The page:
<i>Fusarium proliferatum</i> and fumonisin B1 co-occur with <i>Fusarium</i> species causing Fusarium Head Blight in durum wheat in Italy

  • Barbara Amato Department of Agricultural Sciences, University of Bologna
  • Katharina Pfohl Molecular Phytopathology and Mycotoxin Research Section, Georg-August-University Göttingen
  • Stefano Tonti Department of Agricultural Sciences, University of Bologna
  • Paola Nipoti Department of Agricultural Sciences, University of Bologna
  • Raana Dastjerdi Molecular Phytopathology and Mycotoxin Research Section, Georg-August-University Göttingen
  • Annamaria Pisi Department of Agricultural Sciences, University of Bologna
  • Petr Karlovsky Molecular Phytopathology and Mycotoxin Research Section, Georg-August-University Göttingen
  • Antonio Prodi Department of Agricultural Sciences, University of Bologna
Keywords: Fusarium head blight (FHB), Fusarium proliferatum, fumonisins in wheat

Abstract

Fusarium Head Blight caused by phytopathogenic Fusarium spp. with Fusarium graminearum as main causal agent is a major disease of durum wheat (Triticum durum Desf.). Mycotoxins in wheat are dominated by trichothecenes B. Fumonisins have only occasionally been reported from wheat; their occurrence was attributed to Fusarium proliferatum and Fusarium verticillioides.

We investigated kernels of durum wheat grown in Italy in 2008 - 2010 for colonization with Fusarium spp. and for the content of Fusarium mycotoxins. Fungal biomass was determined using species-specific qPCR and mycotoxins were quantified by HPLC-MS/MS. Fusarium graminearum and Fusarium culmorum were dominating Fusarium species, followed by Fusarium poae, Fusarium tricinctum, and Fusarium proliferatum. No Fusarium verticillioides DNA was found. Toxicologically relevant levels of deoxynivalenol and nivalenol but no trichothecenes A were detected. Enniatins, fumonisin B1 and beauvericin were present in grain in all three years. Based on these results and on the evaluation of previous published reports, we hypothesize that low levels of fumonisins commonly occur in wheat grains produced in warm climate; they may remain undetected as long as mycotoxin monitoring programs for wheat do not include fumonisins. The only relevant source of fumonisins in wheat grain appears to be Fusarium proliferatum.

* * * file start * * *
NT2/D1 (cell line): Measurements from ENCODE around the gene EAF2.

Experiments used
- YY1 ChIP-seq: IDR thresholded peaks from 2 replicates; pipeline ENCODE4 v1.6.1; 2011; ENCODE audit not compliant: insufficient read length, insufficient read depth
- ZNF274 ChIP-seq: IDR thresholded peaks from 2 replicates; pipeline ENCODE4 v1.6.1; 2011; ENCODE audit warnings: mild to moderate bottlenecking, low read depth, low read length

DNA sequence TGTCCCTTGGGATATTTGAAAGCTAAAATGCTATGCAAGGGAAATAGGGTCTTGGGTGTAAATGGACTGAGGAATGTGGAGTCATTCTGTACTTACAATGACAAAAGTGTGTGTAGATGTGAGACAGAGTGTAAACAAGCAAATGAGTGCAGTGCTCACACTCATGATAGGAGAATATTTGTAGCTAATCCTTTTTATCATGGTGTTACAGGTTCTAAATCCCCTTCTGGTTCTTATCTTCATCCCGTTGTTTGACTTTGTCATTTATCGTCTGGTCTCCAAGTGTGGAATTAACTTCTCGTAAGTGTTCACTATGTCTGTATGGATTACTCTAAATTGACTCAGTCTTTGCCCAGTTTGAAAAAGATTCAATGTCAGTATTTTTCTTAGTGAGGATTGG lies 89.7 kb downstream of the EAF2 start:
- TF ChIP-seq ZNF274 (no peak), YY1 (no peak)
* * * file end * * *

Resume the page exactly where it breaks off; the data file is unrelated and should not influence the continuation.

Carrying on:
Published
2015-10-14